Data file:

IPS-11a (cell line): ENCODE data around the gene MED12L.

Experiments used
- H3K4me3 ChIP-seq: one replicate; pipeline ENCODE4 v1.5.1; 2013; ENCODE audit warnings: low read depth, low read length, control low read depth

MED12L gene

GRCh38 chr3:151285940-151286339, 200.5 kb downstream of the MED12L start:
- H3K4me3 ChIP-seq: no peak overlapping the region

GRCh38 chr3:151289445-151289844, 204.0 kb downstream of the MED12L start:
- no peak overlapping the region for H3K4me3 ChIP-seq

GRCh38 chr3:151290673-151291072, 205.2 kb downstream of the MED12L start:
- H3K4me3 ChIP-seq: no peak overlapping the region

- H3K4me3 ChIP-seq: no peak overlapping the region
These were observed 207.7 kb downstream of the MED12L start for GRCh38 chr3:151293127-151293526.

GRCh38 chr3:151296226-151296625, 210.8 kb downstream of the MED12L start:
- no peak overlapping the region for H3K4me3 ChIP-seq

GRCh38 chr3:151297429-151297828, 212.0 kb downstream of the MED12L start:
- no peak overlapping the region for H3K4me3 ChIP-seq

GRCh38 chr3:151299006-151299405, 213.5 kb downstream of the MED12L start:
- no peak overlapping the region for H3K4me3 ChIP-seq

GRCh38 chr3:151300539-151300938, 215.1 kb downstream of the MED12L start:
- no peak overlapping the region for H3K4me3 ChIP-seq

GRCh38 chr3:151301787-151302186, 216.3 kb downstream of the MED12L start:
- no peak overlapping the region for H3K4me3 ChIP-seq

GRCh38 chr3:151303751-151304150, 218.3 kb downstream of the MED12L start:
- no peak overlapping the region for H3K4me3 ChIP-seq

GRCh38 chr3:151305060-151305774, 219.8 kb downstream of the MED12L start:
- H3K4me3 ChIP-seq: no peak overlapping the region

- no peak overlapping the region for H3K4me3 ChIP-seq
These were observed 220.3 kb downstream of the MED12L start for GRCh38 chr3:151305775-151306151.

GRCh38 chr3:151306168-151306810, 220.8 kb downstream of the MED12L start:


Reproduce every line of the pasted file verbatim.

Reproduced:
IPS-11a (cell line): ENCODE data around the gene MED12L.

Experiments used
- H3K4me3 ChIP-seq: one replicate; pipeline ENCODE4 v1.5.1; 2013; ENCODE audit warnings: low read depth, low read length, control low read depth

MED12L gene

GRCh38 chr3:151285940-151286339, 200.5 kb downstream of the MED12L start:
- H3K4me3 ChIP-seq: no peak overlapping the region

GRCh38 chr3:151289445-151289844, 204.0 kb downstream of the MED12L start:
- no peak overlapping the region for H3K4me3 ChIP-seq

GRCh38 chr3:151290673-151291072, 205.2 kb downstream of the MED12L start:
- H3K4me3 ChIP-seq: no peak overlapping the region

- H3K4me3 ChIP-seq: no peak overlapping the region
These were observed 207.7 kb downstream of the MED12L start for GRCh38 chr3:151293127-151293526.

GRCh38 chr3:151296226-151296625, 210.8 kb downstream of the MED12L start:
- no peak overlapping the region for H3K4me3 ChIP-seq

GRCh38 chr3:151297429-151297828, 212.0 kb downstream of the MED12L start:
- no peak overlapping the region for H3K4me3 ChIP-seq

GRCh38 chr3:151299006-151299405, 213.5 kb downstream of the MED12L start:
- no peak overlapping the region for H3K4me3 ChIP-seq

GRCh38 chr3:151300539-151300938, 215.1 kb downstream of the MED12L start:
- no peak overlapping the region for H3K4me3 ChIP-seq

GRCh38 chr3:151301787-151302186, 216.3 kb downstream of the MED12L start:
- no peak overlapping the region for H3K4me3 ChIP-seq

GRCh38 chr3:151303751-151304150, 218.3 kb downstream of the MED12L start:
- no peak overlapping the region for H3K4me3 ChIP-seq

GRCh38 chr3:151305060-151305774, 219.8 kb downstream of the MED12L start:
- H3K4me3 ChIP-seq: no peak overlapping the region

- no peak overlapping the region for H3K4me3 ChIP-seq
These were observed 220.3 kb downstream of the MED12L start for GRCh38 chr3:151305775-151306151.

GRCh38 chr3:151306168-151306810, 220.8 kb downstream of the MED12L start: